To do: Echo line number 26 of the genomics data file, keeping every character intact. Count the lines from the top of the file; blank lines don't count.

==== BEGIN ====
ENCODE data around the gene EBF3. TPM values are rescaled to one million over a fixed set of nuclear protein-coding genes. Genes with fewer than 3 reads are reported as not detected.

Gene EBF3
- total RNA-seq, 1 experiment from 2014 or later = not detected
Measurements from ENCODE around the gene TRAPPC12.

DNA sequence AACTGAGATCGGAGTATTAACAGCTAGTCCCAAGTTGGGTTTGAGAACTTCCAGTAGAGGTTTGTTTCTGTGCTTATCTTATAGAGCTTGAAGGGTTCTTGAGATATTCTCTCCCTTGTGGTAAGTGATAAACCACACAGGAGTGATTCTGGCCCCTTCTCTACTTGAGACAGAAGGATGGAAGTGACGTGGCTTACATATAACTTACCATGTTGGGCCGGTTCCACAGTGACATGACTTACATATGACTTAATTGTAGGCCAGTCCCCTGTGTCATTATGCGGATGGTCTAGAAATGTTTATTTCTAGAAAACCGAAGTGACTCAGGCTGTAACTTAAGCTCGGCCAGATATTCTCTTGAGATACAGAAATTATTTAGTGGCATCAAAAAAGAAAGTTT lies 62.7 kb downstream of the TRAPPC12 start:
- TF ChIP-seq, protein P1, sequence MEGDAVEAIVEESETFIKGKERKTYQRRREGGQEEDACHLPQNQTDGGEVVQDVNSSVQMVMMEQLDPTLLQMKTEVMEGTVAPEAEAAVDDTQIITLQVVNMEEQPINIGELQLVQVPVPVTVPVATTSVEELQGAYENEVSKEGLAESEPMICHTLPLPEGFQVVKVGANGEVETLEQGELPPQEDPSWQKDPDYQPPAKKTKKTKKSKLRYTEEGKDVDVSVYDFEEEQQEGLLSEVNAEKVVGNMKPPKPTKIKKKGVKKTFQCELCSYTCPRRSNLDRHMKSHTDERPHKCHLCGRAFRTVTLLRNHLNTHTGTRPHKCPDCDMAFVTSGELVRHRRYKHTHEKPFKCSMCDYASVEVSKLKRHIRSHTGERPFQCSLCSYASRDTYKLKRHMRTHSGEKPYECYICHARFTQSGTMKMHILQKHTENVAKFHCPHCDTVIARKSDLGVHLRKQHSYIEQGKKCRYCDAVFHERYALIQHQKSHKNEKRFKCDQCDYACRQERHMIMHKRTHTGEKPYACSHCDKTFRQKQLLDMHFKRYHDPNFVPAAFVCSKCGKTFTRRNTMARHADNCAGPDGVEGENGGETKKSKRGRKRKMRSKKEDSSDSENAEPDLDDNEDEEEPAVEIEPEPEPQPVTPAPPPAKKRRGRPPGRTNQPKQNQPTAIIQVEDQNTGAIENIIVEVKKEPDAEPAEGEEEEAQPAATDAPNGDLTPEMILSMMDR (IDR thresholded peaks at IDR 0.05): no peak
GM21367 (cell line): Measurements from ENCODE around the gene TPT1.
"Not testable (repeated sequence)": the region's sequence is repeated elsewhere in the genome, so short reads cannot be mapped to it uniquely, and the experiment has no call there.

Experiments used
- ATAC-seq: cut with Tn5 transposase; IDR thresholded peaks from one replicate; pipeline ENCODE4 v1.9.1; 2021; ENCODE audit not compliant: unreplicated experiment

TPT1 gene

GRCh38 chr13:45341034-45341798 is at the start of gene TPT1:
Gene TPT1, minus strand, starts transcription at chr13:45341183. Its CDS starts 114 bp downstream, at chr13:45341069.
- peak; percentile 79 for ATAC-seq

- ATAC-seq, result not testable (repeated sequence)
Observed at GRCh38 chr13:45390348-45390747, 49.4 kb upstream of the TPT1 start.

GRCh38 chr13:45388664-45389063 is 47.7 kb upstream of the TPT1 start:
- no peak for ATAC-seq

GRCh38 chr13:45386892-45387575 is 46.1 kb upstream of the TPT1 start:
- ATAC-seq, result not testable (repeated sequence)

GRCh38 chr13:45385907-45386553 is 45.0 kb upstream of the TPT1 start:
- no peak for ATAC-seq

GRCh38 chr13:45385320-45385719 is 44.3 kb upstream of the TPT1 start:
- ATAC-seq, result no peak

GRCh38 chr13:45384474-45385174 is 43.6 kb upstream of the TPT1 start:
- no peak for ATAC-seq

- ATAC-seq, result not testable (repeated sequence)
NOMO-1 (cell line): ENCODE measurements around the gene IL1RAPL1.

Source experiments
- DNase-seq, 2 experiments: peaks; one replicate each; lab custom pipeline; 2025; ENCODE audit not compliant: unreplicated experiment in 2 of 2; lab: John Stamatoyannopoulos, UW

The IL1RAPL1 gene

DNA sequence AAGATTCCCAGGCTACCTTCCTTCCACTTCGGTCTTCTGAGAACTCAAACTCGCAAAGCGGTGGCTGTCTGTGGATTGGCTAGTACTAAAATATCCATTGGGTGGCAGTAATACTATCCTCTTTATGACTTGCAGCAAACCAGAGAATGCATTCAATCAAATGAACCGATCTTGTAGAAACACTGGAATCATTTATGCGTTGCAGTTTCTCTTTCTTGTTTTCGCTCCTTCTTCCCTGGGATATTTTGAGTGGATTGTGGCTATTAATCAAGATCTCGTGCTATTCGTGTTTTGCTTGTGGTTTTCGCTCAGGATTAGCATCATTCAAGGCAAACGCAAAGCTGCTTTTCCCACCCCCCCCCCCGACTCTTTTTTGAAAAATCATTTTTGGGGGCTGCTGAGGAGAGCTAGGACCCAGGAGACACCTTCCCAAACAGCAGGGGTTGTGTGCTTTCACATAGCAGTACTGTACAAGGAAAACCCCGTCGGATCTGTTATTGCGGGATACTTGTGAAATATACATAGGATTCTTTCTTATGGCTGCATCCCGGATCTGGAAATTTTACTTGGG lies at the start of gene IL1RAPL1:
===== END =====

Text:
- no peak for ATAC-seq